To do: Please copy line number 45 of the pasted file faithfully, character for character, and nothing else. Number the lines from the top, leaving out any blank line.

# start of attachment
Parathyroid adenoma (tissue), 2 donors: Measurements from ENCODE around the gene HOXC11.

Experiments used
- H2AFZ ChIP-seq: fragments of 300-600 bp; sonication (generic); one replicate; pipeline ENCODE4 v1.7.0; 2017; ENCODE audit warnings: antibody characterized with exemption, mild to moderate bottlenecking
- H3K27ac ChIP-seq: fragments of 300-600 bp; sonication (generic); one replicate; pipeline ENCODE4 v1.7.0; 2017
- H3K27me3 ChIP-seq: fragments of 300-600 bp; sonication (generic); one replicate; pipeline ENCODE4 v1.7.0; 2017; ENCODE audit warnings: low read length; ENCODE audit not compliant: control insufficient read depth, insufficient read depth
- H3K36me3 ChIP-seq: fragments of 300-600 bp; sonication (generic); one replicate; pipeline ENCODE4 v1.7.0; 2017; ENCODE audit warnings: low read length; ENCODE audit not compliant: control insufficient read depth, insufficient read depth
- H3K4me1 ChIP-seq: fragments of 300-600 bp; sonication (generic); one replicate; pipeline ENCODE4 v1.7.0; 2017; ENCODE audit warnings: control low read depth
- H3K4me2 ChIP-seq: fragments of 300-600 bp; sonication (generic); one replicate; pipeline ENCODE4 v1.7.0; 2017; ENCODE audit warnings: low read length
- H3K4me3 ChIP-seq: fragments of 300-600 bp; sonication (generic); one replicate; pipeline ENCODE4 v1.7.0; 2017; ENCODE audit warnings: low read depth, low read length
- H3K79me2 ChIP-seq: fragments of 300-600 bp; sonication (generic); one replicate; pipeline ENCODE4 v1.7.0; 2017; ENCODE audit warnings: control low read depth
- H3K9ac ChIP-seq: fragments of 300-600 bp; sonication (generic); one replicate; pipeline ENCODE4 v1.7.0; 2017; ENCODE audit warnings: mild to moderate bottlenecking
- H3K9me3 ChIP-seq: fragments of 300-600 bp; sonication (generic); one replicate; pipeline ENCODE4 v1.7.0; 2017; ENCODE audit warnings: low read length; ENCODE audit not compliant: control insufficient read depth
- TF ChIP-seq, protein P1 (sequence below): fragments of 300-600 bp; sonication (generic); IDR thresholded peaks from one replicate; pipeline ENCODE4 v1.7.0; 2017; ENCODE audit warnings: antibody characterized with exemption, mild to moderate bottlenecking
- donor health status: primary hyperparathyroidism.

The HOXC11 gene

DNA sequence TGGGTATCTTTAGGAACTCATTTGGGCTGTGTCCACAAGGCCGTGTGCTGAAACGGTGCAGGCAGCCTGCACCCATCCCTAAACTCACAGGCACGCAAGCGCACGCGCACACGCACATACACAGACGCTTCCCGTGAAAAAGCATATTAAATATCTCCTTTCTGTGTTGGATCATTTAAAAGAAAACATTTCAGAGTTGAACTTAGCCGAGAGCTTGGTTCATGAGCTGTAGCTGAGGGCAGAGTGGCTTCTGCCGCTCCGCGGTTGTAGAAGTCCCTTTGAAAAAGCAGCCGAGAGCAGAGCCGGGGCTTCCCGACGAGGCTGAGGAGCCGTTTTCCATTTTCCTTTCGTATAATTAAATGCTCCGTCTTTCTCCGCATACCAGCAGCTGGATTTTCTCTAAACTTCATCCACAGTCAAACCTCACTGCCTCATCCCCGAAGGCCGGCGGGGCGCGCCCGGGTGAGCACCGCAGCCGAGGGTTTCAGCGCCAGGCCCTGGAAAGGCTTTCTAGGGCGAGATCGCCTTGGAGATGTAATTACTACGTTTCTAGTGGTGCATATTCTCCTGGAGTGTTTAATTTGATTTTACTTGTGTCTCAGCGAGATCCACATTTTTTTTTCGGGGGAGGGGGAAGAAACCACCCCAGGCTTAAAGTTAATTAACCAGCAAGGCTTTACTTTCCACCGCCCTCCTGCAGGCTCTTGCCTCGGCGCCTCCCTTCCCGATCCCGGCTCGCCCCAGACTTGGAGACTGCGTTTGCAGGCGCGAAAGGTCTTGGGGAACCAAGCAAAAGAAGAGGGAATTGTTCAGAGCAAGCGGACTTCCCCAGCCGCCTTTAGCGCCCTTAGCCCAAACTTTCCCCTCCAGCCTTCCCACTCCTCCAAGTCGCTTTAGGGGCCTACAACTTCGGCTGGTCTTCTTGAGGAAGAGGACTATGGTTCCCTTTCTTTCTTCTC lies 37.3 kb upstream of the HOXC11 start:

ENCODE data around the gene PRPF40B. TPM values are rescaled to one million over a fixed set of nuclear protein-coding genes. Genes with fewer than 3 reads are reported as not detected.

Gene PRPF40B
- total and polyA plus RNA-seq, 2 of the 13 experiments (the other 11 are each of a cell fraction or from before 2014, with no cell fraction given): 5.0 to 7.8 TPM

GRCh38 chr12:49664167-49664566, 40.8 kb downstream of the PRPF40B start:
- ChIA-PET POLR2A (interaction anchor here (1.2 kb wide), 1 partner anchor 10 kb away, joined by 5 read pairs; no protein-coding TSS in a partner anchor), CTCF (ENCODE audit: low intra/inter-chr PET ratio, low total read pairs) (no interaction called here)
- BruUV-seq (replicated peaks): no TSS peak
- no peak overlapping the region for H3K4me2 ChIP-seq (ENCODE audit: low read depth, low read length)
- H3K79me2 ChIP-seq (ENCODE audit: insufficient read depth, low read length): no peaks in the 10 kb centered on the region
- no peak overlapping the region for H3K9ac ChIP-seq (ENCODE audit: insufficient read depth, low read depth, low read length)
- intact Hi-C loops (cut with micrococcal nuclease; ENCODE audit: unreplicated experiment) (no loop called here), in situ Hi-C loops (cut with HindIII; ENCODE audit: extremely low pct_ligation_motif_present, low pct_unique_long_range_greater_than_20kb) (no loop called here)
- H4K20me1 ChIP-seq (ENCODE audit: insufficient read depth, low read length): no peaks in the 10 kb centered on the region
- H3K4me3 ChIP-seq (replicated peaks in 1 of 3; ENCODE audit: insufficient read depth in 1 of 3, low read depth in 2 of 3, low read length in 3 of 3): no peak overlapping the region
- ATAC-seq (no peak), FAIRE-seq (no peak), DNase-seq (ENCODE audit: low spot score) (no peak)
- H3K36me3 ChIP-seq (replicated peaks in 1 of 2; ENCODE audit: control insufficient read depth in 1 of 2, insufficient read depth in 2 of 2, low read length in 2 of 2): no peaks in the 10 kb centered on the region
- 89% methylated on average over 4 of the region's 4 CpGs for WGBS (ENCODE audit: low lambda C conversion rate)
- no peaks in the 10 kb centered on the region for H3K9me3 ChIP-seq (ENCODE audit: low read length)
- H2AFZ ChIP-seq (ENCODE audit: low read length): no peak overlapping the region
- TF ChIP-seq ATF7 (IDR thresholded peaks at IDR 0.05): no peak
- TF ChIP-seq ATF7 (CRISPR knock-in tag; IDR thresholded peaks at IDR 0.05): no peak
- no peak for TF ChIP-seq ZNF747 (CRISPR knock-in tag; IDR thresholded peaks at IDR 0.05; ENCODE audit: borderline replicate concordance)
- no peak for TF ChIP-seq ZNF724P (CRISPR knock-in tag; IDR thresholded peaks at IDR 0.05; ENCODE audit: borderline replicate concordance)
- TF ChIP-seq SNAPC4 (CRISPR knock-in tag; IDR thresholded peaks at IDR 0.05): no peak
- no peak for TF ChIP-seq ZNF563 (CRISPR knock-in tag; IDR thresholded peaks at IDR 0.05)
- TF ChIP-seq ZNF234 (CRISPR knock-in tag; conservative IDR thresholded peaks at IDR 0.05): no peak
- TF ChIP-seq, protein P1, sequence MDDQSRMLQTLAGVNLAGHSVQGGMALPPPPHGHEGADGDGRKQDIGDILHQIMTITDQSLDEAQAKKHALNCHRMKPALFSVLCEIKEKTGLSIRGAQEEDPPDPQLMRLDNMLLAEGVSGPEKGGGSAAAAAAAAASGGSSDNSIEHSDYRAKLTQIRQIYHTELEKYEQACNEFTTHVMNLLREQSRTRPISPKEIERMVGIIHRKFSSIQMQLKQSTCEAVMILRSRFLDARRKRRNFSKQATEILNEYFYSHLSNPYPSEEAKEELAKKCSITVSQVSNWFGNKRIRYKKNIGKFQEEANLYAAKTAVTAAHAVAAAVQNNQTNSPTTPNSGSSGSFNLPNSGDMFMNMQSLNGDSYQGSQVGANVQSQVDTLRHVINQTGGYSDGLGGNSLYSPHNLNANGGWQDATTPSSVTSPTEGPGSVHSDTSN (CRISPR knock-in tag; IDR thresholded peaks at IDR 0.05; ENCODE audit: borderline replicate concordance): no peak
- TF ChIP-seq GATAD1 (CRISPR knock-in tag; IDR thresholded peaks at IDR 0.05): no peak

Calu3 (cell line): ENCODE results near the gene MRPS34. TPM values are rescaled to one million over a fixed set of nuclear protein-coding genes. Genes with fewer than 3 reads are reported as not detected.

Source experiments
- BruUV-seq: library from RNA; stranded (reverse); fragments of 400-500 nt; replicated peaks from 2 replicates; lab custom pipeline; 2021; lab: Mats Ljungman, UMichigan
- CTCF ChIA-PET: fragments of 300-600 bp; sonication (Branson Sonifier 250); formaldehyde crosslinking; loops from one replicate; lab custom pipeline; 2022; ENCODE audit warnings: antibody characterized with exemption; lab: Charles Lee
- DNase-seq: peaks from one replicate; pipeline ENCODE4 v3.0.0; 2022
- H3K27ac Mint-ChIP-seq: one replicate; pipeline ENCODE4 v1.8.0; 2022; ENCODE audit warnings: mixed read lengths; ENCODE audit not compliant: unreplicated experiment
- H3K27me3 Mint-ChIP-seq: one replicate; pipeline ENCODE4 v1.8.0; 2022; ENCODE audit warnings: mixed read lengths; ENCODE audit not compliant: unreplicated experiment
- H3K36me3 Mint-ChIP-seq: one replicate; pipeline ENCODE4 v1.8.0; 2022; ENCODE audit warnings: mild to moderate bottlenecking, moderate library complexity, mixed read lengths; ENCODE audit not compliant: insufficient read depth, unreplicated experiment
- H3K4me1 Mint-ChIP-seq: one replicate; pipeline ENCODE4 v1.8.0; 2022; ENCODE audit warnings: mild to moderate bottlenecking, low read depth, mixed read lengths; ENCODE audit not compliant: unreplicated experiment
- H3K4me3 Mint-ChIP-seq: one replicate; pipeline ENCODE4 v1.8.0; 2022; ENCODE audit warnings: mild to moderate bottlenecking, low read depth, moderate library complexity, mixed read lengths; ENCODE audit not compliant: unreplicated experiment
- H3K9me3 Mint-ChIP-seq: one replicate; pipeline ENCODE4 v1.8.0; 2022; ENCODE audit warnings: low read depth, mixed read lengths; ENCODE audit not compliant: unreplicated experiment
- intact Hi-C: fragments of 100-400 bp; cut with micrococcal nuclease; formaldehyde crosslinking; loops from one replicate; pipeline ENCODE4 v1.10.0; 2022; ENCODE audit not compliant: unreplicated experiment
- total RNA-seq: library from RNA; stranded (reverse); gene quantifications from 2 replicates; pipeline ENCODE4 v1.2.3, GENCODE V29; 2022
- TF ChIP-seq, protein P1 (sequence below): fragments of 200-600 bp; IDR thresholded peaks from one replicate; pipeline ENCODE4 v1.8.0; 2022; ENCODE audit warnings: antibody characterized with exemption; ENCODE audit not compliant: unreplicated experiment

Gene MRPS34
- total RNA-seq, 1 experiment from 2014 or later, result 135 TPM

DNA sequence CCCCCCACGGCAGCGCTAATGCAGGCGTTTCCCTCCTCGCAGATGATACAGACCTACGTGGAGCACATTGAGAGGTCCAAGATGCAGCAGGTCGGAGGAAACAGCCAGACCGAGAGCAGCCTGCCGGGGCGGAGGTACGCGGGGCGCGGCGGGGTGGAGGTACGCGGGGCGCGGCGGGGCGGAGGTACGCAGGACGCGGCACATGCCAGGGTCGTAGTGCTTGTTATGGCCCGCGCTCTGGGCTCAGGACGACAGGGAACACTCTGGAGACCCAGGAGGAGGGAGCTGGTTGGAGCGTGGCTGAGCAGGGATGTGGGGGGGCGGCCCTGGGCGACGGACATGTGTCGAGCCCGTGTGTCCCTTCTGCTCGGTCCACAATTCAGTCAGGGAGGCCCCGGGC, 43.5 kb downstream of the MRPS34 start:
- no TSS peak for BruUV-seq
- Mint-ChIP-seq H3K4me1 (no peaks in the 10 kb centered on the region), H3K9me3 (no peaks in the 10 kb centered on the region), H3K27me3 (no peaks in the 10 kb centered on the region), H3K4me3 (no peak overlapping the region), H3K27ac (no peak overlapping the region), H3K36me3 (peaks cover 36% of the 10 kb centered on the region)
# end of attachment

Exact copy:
- BruUV-seq: library from RNA; stranded (reverse); fragments of 400-500 nt; replicated peaks from 2 replicates; lab custom pipeline; 2021; lab: Mats Ljungman, UMichigan